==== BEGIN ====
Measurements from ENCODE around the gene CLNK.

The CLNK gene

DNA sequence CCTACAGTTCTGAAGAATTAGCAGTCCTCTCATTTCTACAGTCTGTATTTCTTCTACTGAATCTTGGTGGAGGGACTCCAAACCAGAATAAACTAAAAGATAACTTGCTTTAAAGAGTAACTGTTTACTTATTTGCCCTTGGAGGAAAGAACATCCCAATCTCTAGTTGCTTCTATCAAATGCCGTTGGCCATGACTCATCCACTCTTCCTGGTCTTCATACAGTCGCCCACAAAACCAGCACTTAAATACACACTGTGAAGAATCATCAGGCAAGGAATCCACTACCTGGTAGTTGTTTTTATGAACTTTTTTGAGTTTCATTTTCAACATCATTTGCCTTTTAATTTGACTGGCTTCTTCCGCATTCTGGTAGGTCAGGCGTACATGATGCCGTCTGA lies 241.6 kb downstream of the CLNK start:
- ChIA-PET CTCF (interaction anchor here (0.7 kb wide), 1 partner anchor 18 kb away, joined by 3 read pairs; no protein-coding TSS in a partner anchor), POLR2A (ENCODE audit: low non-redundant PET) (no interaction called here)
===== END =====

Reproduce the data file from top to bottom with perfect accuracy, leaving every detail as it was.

Measurements from ENCODE around the gene CLNK.

The CLNK gene

DNA sequence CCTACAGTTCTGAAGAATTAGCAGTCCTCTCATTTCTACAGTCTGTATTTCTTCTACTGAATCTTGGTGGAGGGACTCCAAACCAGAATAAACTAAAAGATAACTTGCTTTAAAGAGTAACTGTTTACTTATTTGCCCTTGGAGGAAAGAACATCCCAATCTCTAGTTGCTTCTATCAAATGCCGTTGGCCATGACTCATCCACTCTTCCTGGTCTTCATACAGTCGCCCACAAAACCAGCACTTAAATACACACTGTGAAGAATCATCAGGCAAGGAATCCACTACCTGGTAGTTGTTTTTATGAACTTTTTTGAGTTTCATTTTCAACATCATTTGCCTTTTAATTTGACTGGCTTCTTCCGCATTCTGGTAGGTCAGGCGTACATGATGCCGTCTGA lies 241.6 kb downstream of the CLNK start:
- ChIA-PET CTCF (interaction anchor here (0.7 kb wide), 1 partner anchor 18 kb away, joined by 3 read pairs; no protein-coding TSS in a partner anchor), POLR2A (ENCODE audit: low non-redundant PET) (no interaction called here)